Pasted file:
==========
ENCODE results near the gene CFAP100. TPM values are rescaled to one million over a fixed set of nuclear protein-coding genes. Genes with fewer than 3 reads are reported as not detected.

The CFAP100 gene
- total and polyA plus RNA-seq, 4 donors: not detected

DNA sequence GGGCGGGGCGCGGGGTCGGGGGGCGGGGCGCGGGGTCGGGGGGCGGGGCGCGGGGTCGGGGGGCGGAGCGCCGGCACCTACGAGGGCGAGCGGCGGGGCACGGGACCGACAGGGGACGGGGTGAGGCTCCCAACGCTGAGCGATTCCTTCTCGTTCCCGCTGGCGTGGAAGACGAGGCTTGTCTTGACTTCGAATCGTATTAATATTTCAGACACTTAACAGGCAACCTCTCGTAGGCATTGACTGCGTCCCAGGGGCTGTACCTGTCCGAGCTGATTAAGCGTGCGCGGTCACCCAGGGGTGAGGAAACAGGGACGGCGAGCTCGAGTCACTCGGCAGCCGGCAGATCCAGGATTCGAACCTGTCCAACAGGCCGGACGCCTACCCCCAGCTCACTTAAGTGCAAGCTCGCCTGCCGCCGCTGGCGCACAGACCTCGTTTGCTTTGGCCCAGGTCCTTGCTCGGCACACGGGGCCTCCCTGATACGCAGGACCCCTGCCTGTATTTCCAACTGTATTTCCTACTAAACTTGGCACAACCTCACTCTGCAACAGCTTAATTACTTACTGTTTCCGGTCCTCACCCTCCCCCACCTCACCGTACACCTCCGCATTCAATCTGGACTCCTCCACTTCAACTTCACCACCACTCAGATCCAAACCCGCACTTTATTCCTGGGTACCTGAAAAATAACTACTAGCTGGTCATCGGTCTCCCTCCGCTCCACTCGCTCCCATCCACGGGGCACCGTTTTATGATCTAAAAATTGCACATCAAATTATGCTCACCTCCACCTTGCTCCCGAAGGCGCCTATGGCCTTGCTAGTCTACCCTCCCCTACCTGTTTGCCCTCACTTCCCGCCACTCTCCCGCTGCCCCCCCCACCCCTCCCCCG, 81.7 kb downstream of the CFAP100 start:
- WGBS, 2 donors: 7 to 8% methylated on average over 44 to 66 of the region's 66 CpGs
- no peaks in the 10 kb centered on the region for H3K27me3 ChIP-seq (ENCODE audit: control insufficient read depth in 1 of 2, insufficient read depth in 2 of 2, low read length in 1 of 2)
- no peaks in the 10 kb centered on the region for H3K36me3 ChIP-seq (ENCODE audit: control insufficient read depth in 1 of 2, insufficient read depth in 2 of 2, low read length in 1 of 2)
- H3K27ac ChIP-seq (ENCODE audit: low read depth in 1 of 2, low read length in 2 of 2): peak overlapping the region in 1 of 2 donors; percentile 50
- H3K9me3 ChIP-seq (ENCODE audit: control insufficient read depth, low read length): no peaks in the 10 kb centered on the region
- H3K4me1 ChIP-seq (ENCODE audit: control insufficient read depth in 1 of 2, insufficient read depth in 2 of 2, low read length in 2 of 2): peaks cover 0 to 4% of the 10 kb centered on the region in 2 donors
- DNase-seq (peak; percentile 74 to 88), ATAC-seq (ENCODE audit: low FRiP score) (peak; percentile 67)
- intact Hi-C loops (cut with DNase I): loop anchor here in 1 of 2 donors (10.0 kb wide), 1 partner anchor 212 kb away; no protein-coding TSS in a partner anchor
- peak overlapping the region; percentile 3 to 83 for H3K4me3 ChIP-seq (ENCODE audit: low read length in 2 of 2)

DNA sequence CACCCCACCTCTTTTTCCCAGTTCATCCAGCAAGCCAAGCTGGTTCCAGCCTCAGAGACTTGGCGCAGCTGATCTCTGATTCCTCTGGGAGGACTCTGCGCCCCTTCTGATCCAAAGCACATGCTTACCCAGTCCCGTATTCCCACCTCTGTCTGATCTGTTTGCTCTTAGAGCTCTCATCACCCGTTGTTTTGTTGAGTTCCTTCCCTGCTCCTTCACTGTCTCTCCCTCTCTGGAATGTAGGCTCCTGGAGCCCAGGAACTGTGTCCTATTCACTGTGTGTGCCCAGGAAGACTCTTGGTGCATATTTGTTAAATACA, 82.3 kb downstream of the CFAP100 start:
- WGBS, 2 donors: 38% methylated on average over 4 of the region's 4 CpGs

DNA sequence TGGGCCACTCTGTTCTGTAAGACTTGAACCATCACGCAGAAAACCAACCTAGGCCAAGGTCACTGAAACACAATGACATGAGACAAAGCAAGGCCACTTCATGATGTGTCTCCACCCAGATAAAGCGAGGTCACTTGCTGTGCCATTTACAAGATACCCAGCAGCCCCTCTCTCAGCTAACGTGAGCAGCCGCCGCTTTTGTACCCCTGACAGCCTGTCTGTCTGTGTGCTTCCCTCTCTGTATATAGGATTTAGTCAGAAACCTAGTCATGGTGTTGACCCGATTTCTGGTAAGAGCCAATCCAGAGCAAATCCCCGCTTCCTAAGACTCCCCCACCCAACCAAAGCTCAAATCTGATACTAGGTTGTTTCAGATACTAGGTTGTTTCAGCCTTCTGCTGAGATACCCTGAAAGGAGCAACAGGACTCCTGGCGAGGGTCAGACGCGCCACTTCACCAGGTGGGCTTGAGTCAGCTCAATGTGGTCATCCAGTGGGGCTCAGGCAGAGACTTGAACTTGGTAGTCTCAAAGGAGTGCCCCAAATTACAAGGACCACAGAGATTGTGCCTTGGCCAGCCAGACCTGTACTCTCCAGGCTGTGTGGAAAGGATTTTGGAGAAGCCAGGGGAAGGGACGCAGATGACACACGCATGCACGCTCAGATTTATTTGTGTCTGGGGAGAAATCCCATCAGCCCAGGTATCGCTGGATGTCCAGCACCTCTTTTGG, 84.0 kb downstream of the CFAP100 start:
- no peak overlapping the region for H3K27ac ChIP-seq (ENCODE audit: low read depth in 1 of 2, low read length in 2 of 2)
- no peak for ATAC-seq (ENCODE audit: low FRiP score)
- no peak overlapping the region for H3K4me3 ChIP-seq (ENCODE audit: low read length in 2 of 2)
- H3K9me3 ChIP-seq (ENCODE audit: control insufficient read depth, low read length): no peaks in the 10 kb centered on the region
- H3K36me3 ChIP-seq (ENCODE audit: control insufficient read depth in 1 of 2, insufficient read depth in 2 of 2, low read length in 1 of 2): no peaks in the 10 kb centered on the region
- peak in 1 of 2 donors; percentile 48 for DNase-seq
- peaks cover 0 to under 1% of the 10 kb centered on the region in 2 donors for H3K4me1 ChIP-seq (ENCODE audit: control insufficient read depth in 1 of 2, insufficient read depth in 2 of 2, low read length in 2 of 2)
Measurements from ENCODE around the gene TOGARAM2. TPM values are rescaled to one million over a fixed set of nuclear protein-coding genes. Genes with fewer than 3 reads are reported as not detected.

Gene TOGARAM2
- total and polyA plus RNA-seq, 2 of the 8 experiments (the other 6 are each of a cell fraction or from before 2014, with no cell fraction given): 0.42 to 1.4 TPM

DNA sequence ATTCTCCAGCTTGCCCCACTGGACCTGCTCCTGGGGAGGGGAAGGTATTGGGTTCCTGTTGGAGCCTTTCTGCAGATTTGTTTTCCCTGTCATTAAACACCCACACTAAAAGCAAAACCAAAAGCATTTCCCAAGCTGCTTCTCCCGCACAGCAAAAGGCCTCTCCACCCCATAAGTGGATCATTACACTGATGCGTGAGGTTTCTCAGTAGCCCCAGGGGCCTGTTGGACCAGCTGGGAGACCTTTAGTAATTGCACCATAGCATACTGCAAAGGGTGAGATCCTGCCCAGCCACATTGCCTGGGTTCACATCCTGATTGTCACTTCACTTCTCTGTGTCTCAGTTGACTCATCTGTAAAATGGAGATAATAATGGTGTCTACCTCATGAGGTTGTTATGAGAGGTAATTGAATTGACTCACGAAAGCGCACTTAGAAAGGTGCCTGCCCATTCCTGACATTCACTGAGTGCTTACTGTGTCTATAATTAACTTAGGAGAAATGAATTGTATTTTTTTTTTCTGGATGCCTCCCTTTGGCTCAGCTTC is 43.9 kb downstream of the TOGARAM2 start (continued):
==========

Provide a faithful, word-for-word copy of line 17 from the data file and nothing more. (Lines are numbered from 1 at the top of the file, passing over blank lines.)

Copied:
- no peak overlapping the region for H3K27ac ChIP-seq (ENCODE audit: low read depth in 1 of 2, low read length in 2 of 2)